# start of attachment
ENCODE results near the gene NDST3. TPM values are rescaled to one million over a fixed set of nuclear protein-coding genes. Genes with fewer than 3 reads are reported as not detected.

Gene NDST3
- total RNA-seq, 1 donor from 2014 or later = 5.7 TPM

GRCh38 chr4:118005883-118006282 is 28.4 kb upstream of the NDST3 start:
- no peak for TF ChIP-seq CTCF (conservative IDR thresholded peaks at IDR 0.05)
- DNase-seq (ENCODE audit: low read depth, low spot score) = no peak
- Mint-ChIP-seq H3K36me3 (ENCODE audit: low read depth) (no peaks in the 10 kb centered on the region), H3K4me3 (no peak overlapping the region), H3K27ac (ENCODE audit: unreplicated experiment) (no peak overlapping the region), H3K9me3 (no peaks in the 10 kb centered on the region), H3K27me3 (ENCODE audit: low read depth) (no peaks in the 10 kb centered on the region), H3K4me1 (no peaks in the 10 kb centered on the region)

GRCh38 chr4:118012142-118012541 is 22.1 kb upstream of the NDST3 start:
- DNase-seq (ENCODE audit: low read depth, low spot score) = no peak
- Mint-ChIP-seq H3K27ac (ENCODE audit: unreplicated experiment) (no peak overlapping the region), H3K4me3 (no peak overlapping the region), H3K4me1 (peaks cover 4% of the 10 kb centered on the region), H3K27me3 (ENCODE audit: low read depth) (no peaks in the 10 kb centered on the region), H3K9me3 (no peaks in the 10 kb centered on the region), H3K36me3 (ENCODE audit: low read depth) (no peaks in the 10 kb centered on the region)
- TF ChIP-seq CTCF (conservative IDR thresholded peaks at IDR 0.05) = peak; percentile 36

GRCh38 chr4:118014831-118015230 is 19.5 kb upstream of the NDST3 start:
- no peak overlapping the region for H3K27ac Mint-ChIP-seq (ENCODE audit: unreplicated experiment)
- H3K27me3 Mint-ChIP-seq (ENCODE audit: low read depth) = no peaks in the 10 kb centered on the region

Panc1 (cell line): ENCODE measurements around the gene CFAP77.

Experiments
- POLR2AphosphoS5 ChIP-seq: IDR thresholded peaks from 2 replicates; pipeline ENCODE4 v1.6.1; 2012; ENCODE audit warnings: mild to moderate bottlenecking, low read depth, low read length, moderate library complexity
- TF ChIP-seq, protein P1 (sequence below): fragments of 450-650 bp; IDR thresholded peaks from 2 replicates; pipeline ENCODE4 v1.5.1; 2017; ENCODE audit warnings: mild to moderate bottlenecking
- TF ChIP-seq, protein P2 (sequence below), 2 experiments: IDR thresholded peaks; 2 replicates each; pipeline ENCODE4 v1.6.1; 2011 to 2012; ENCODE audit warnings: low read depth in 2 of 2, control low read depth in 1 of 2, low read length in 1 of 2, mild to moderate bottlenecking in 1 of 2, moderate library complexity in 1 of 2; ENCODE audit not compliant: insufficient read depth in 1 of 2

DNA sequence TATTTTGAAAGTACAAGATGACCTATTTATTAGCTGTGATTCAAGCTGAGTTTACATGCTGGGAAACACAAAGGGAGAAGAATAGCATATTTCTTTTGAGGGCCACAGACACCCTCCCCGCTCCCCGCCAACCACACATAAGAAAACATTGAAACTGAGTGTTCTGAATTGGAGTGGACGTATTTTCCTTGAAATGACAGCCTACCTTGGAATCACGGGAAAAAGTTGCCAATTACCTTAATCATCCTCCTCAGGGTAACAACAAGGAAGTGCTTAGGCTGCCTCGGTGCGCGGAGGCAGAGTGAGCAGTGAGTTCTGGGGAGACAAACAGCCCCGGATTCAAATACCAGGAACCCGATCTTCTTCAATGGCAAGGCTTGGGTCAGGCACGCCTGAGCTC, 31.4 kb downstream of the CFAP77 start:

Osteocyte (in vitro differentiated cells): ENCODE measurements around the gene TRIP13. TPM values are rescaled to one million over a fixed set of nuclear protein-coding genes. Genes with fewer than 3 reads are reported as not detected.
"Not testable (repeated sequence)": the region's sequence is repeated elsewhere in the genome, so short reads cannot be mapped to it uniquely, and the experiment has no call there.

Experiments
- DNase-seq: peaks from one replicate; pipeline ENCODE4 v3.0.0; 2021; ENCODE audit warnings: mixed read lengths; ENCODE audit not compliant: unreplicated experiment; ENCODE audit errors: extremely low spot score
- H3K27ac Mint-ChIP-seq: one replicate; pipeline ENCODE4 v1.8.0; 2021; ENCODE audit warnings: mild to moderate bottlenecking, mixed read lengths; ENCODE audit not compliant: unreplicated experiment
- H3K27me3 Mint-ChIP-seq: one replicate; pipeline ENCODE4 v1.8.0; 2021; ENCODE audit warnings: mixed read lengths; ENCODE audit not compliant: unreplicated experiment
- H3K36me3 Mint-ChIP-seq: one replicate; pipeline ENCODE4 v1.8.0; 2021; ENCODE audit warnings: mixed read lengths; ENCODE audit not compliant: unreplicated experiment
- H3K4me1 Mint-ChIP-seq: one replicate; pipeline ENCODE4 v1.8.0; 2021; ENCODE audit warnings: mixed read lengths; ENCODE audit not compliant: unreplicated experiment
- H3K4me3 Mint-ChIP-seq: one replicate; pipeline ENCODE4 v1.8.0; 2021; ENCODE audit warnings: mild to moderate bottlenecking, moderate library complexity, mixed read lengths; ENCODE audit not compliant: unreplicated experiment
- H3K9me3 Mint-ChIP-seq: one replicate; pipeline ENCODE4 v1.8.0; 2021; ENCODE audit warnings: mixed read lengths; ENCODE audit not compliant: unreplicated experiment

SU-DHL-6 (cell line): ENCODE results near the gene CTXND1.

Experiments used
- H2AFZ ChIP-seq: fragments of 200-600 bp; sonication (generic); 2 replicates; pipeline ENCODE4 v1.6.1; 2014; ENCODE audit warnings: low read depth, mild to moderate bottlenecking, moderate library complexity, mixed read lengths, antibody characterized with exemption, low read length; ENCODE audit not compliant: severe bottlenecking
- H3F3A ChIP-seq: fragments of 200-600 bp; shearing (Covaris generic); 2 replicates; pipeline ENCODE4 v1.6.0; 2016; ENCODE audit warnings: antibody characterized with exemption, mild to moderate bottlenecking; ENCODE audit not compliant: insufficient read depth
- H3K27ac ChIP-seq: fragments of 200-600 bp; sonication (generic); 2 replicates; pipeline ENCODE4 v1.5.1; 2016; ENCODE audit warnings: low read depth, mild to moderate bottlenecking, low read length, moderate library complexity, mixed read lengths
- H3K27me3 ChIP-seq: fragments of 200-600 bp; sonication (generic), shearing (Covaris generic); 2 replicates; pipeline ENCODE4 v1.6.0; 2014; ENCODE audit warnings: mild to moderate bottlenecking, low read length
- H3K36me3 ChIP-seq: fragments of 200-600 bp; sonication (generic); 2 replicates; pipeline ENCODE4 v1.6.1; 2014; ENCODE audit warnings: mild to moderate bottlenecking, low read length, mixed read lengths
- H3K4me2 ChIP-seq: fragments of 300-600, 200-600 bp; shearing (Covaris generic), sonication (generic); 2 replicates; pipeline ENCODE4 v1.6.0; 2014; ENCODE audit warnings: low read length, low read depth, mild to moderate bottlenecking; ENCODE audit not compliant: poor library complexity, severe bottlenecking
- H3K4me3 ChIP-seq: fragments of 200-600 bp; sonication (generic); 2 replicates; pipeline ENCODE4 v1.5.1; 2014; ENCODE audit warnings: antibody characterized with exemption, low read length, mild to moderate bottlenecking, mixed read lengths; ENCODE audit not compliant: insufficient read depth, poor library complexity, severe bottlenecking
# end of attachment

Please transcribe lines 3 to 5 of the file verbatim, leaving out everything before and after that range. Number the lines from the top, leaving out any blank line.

- total RNA-seq, 1 donor from 2014 or later = 5.7 TPM

GRCh38 chr4:118005883-118006282 is 28.4 kb upstream of the NDST3 start:
- no peak for TF ChIP-seq CTCF (conservative IDR thresholded peaks at IDR 0.05)